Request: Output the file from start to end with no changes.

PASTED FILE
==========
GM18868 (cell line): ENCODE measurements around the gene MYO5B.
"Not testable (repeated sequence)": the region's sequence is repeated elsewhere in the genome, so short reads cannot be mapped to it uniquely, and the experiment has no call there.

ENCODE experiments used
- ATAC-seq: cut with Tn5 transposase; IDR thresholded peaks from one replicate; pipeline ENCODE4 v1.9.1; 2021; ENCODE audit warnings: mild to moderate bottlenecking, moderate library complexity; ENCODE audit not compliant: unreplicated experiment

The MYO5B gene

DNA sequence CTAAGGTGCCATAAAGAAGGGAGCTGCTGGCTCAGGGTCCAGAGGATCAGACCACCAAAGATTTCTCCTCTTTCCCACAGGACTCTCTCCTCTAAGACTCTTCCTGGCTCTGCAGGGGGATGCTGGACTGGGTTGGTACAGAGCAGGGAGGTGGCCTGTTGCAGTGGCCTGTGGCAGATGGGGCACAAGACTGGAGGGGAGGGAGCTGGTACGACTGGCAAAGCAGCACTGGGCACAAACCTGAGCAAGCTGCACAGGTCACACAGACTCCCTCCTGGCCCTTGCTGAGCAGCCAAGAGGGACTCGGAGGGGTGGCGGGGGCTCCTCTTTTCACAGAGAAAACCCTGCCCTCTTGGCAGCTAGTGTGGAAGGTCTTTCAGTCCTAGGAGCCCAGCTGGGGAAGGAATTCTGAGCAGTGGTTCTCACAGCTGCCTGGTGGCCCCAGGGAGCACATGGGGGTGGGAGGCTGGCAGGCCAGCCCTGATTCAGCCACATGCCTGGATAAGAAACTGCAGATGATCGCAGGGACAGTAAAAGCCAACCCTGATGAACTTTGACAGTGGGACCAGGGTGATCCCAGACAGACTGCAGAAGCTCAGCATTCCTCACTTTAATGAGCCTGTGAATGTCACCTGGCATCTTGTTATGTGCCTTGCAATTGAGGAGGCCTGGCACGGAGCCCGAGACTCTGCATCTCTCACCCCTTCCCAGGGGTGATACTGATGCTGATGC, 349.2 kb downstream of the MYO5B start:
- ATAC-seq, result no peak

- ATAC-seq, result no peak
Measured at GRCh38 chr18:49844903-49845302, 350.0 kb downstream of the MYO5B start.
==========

GM18868 (cell line): ENCODE measurements around the gene MYO5B.
"Not testable (repeated sequence)": the region's sequence is repeated elsewhere in the genome, so short reads cannot be mapped to it uniquely, and the experiment has no call there.

ENCODE experiments used
- ATAC-seq: cut with Tn5 transposase; IDR thresholded peaks from one replicate; pipeline ENCODE4 v1.9.1; 2021; ENCODE audit warnings: mild to moderate bottlenecking, moderate library complexity; ENCODE audit not compliant: unreplicated experiment

The MYO5B gene

DNA sequence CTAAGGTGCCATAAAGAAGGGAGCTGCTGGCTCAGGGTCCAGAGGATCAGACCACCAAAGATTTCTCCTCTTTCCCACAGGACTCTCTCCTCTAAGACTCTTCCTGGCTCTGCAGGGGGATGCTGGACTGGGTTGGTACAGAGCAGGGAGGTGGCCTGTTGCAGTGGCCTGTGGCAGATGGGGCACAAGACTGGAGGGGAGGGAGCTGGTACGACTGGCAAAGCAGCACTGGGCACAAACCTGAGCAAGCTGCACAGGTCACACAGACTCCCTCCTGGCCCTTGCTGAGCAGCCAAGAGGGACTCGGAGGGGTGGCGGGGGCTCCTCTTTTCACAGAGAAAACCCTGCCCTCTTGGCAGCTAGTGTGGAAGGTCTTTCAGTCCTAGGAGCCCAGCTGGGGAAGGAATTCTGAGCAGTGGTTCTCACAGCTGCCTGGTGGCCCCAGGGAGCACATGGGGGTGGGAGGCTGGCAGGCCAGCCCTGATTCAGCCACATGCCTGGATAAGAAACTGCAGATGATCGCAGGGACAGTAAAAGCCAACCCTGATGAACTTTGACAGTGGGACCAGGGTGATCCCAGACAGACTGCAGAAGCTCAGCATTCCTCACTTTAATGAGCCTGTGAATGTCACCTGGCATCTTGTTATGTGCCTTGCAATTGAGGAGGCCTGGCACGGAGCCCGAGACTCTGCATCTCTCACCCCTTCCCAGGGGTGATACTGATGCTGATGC, 349.2 kb downstream of the MYO5B start:
- ATAC-seq, result no peak

- ATAC-seq, result no peak
Measured at GRCh38 chr18:49844903-49845302, 350.0 kb downstream of the MYO5B start.